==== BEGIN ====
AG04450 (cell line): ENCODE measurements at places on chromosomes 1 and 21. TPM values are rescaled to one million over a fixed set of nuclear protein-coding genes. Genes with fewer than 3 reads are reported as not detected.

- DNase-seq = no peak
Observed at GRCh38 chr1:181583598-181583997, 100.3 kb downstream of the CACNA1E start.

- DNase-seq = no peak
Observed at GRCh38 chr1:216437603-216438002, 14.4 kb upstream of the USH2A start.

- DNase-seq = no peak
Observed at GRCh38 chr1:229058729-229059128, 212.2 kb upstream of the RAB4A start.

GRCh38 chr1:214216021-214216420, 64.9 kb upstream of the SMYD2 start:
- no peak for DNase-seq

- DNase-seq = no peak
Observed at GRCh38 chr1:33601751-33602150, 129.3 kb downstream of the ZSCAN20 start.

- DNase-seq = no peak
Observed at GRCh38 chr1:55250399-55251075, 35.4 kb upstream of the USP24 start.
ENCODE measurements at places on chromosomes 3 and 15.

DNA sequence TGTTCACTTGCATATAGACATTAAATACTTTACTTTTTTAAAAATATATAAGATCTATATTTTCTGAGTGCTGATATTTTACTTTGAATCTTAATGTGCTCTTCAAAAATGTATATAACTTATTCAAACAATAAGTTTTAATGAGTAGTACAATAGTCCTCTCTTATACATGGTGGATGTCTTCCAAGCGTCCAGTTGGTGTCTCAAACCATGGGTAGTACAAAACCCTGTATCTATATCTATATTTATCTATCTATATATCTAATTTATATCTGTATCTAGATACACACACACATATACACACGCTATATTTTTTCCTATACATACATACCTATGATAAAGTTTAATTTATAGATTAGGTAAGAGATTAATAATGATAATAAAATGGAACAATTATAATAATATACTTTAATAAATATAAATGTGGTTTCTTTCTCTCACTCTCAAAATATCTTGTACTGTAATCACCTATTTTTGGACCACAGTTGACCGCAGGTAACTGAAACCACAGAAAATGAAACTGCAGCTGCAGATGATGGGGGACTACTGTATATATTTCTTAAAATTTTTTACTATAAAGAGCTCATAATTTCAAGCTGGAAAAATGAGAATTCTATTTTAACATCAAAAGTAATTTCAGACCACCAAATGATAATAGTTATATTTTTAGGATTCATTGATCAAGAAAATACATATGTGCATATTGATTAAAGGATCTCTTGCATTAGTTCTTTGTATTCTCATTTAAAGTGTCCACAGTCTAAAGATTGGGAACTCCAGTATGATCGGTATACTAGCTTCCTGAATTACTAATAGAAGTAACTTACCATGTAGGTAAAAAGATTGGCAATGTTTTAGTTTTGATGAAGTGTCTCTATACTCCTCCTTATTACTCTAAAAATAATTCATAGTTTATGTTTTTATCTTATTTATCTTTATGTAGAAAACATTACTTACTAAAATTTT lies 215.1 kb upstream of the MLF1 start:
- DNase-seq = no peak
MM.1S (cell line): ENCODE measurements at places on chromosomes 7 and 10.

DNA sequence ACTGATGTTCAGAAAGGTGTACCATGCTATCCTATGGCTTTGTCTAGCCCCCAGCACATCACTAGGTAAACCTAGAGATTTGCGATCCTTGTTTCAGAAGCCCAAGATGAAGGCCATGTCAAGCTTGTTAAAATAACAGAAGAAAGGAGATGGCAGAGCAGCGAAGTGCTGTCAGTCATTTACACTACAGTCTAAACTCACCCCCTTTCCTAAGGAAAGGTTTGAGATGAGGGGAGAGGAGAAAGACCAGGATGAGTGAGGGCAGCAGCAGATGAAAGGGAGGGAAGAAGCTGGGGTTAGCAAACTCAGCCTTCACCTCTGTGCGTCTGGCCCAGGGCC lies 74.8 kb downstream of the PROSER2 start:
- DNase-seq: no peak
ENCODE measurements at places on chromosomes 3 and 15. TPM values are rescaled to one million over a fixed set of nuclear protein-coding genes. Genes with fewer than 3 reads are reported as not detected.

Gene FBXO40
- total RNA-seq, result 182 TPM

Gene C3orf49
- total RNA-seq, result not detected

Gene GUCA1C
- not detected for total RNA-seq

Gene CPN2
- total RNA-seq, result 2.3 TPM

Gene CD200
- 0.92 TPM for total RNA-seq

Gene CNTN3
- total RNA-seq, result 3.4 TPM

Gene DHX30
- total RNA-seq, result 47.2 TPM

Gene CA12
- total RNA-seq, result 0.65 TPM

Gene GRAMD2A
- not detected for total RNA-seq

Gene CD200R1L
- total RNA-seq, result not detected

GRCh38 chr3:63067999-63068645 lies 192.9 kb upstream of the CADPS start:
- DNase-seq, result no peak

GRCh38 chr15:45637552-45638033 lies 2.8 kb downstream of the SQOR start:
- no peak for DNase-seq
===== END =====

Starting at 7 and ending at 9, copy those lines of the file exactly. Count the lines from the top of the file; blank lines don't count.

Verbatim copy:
Observed at GRCh38 chr1:229058729-229059128, 212.2 kb upstream of the RAB4A start.

GRCh38 chr1:214216021-214216420, 64.9 kb upstream of the SMYD2 start:
- no peak for DNase-seq